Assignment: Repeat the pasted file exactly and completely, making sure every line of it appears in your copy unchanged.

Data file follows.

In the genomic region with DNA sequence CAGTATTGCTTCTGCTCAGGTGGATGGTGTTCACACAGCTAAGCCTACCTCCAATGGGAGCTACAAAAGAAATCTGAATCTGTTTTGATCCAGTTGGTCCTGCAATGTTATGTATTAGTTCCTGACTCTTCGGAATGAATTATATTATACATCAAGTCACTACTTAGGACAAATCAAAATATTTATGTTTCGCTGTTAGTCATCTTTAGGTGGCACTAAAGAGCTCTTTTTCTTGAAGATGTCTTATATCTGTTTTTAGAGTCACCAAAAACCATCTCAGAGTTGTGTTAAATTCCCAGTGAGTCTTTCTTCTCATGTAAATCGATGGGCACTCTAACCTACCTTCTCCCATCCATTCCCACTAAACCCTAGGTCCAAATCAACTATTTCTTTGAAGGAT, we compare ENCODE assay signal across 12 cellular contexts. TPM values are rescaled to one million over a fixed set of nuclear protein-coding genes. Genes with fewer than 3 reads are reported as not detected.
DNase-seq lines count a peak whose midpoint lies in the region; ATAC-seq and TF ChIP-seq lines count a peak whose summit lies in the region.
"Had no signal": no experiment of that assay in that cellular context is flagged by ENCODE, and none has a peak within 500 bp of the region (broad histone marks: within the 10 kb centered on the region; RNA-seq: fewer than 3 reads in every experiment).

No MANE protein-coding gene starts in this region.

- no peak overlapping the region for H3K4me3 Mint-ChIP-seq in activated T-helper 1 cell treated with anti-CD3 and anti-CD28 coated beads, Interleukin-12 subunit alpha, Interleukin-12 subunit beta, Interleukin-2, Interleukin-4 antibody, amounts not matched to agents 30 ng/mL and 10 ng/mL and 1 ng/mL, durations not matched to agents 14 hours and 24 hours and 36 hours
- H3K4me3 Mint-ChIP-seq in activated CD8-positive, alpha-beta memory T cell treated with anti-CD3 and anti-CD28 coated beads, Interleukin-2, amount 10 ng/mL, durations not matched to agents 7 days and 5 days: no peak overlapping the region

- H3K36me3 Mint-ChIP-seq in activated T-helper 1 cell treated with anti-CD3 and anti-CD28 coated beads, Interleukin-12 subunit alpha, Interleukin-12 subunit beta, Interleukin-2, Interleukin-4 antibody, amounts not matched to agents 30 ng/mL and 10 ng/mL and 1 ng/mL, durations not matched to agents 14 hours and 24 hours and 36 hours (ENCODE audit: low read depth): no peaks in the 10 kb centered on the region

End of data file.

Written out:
In the genomic region with DNA sequence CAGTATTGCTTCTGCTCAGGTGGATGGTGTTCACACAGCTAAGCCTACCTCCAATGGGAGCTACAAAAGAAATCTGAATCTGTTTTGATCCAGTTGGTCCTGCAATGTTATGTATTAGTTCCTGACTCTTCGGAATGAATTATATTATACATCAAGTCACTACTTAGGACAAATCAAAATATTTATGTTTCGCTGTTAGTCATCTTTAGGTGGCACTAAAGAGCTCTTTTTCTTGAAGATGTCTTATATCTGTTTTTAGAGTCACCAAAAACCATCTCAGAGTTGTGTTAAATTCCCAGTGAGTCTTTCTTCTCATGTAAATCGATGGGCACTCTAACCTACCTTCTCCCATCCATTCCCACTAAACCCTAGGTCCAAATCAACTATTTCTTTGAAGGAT, we compare ENCODE assay signal across 12 cellular contexts. TPM values are rescaled to one million over a fixed set of nuclear protein-coding genes. Genes with fewer than 3 reads are reported as not detected.
DNase-seq lines count a peak whose midpoint lies in the region; ATAC-seq and TF ChIP-seq lines count a peak whose summit lies in the region.
"Had no signal": no experiment of that assay in that cellular context is flagged by ENCODE, and none has a peak within 500 bp of the region (broad histone marks: within the 10 kb centered on the region; RNA-seq: fewer than 3 reads in every experiment).

No MANE protein-coding gene starts in this region.

- no peak overlapping the region for H3K4me3 Mint-ChIP-seq in activated T-helper 1 cell treated with anti-CD3 and anti-CD28 coated beads, Interleukin-12 subunit alpha, Interleukin-12 subunit beta, Interleukin-2, Interleukin-4 antibody, amounts not matched to agents 30 ng/mL and 10 ng/mL and 1 ng/mL, durations not matched to agents 14 hours and 24 hours and 36 hours
- H3K4me3 Mint-ChIP-seq in activated CD8-positive, alpha-beta memory T cell treated with anti-CD3 and anti-CD28 coated beads, Interleukin-2, amount 10 ng/mL, durations not matched to agents 7 days and 5 days: no peak overlapping the region

- H3K36me3 Mint-ChIP-seq in activated T-helper 1 cell treated with anti-CD3 and anti-CD28 coated beads, Interleukin-12 subunit alpha, Interleukin-12 subunit beta, Interleukin-2, Interleukin-4 antibody, amounts not matched to agents 30 ng/mL and 10 ng/mL and 1 ng/mL, durations not matched to agents 14 hours and 24 hours and 36 hours (ENCODE audit: low read depth): no peaks in the 10 kb centered on the region